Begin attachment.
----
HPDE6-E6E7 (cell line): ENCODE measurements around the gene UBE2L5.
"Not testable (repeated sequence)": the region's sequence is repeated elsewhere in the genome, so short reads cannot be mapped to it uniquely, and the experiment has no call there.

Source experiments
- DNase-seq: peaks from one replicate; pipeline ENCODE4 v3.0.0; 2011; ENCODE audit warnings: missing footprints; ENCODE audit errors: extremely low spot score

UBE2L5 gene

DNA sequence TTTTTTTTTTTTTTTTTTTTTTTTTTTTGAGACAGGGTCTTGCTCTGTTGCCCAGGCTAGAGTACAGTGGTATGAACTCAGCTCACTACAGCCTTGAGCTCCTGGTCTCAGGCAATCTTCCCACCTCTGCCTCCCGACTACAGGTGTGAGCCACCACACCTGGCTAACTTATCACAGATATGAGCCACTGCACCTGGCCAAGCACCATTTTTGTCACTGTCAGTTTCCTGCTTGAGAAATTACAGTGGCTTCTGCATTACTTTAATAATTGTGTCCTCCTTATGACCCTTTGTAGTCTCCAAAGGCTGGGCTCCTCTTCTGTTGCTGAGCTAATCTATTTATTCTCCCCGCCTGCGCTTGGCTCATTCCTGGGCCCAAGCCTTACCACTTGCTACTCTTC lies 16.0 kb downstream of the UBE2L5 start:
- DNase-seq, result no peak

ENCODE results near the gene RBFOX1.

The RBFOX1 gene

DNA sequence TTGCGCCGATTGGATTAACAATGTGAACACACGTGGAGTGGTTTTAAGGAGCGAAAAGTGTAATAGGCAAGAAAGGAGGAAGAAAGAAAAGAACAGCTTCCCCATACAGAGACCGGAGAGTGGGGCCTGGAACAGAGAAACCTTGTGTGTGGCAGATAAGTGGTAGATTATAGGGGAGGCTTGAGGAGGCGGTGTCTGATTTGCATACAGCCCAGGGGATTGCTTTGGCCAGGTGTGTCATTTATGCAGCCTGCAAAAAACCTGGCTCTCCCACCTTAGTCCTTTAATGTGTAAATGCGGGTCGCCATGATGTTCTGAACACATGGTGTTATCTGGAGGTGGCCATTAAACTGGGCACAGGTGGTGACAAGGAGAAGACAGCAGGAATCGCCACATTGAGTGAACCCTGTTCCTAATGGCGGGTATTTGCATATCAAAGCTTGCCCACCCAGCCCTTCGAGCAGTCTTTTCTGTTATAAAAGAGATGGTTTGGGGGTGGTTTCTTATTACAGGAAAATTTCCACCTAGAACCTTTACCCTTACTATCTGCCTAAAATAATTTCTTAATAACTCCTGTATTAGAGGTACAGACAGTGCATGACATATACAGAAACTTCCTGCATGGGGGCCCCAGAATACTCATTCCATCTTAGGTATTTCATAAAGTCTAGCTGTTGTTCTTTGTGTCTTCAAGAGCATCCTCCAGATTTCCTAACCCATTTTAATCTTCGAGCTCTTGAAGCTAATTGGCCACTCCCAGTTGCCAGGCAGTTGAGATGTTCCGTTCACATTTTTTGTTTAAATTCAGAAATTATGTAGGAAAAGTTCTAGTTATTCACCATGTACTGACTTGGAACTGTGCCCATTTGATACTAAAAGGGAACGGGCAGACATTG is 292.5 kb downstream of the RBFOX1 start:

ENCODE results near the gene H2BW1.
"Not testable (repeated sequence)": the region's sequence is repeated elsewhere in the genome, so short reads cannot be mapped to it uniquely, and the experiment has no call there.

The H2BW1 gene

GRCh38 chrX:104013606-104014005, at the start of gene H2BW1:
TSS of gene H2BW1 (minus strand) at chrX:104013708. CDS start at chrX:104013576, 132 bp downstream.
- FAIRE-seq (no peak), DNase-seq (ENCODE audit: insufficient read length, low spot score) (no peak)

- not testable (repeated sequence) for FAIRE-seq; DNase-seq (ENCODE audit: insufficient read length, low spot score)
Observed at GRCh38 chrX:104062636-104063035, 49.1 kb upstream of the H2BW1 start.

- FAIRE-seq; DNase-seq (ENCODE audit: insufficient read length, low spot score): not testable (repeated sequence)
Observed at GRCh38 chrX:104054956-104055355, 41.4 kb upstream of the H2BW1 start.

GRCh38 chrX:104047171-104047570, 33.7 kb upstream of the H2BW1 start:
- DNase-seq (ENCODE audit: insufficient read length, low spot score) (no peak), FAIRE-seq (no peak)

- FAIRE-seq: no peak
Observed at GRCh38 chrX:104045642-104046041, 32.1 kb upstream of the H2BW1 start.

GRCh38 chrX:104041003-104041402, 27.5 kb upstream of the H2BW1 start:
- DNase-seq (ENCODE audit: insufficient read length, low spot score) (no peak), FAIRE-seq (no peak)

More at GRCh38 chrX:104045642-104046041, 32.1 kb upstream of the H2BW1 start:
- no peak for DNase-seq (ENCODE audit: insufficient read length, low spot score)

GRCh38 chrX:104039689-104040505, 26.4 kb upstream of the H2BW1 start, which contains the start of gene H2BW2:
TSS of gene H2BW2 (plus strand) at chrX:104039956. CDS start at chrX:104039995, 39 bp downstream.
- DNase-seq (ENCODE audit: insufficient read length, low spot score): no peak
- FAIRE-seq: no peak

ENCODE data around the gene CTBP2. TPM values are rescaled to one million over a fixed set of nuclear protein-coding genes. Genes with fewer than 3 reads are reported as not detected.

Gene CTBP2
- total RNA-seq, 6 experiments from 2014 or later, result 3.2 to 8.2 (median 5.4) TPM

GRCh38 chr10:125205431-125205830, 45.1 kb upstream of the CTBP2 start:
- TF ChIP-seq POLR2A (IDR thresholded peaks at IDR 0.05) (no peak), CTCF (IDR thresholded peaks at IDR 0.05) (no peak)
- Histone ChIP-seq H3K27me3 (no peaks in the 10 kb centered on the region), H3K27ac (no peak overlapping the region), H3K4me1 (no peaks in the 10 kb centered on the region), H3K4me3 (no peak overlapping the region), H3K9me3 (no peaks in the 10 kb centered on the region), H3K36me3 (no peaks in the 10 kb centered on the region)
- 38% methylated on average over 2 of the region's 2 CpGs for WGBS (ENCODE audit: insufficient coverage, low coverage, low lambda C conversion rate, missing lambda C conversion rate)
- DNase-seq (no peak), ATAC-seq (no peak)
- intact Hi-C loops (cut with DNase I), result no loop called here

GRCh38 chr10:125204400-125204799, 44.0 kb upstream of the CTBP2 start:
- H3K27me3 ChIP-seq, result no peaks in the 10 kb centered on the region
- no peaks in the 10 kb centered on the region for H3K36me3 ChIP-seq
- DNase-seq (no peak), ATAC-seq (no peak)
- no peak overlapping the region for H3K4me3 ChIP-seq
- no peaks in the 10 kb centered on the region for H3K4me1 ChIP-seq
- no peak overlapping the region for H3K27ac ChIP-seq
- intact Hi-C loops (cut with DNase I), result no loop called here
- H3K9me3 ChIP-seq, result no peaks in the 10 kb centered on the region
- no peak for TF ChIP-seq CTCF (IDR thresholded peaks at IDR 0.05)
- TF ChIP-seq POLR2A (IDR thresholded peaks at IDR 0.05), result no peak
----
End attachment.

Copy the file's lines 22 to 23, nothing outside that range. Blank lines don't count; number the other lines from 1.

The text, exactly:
- DNase-seq (ENCODE audit: insufficient read length, low spot score) (no peak), FAIRE-seq (no peak)

- FAIRE-seq: no peak